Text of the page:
Financial Filing Lets Olympus Avoid Removal From Tokyo Stock Exchange

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Olympus began manufacturing cameras in 1936 and today holds 75% of the global market for endoscopes.
Olympus began manufacturing cameras in 1936 and today holds 75% of the global market for endoscopes.

FINANCE

  • Olympus files 5 years of revised financial statements to avoid automatic removal from Tokyo Stock Exchange
  • Olympus being investigated for possibly hiding $1.5 billion over past 13 years
  • Future of Olympus unclear as it may need to sell assets or form merger to raise capital

Olympus Corp. filed five years of revised financial statements yesterday with Japan’s Financial Services Agency and avoided automatic removal from the Tokyo Stock Exchange. In its statement, Olympus needed to prove its financial problems are limited to senior management and that there were no more revisions after losing $1.3 billion in net assets.

Olympus may had avoided removal from the stock exchange, but it is not in the clear. The 92-year-old optics company is being investigated by law enforcement officials in Japan for hiding $1.5 billion over the past 13 years. Officials from the United States and the United Kingdom are also conducting their own investigations.

Mix Reactions

Investors had mixed reactions to the news Olympus filed its financial statements. Some were relieved the company met its deadline, while others expressed concern over the optic giant’s future.

The Tokyo Stock Exchange will still keep Olympus on its watchlist and may delist it in the future.

Olympus began manufacturing cameras in 1936 and today holds 75% of the global market for endoscopes.

Future Unclear

In October, Olympus fired Chief Executive Officer Michael Woodford, who went public about unethical business deals. It was these allegations that sparked the criminal investigations.

The company's stock fell by 81%, decreasing the company’s market value by $7 billion.

Woodford would like to return to his old post and is hoping stockholders support him. Three of the larger foreign stockholders have already expressed their support.

Olympus’s board said it will resign but wants to pick its own successors and put a recovery plan in place. The company also plans to make changes to its management team. “The culture is a good one. We make wonderful products. We have strong people and the problem is isolated at the board. So change the board and the company can get behind the new management and start moving forward,” Woodford said in an internet broadcast.

If reinstated to his old position, Woodford, a Briton, would be the only foreigner on the board. Meanwhile, Olympus President Shuichi Takayama told Reuters the company may need to sell some of its assets or accept a merger in order to raise capital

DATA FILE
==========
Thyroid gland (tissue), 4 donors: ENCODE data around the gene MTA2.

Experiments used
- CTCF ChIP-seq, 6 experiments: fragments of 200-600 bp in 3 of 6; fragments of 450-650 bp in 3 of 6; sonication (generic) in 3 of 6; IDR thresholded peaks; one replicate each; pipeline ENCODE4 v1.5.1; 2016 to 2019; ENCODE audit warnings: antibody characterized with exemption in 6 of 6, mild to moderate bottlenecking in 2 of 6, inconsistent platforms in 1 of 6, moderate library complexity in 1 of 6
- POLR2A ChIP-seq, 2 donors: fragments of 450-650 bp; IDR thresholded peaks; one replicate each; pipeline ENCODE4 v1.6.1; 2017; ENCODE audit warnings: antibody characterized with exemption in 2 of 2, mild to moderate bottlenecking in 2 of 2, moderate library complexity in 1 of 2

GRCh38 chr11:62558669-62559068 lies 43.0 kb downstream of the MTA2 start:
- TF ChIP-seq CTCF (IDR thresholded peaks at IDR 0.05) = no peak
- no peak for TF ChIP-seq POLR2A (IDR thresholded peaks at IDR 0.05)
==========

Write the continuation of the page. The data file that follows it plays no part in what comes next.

Olympus’s debt is 14 times greater than its equity. Shareholders will need to vote on the new members of management. A date for voting has not been set and would occur in late winter at the earliest.

Olympus Buyout?

There have been many rumors the company will be purchased by a rival. According to gadget and technology magazine Slash Gear, Fujifilm has been named as a possible buyer for Olympus. Fujifilm CEO Shigetaka Komori told reporters he would not discuss Olympus before the fraud investigation is completed.

Key Statistics – Global Digital Camera Market

  • By 2015, the global market for digital cameras is predicted to reach over 138 million units. There is an increasing demand for digital single lens reflex (DSLR) cameras. The largest area of growth is the Asia-Pacific region because of rising income levels are leading to more affluent consumers. (source: Global Industry Analysts)
  • Japanese companies account for 80% of the digital camera market. Most Japanese companies manufacture their high-end products locally while their medium and low-end products are manufactured in China or Southeast Asia. (source: Research in China)
  • China exported 109 million units of digital cameras in 2010 for a total of $7 billion, making it the world’s largest camera producer. (source: Research in China)

By Melina Druga for
Melina Druga is an American writer and editor. She is the author of Enterprising Women: Practical Advice for First Time Entrepreneurs.

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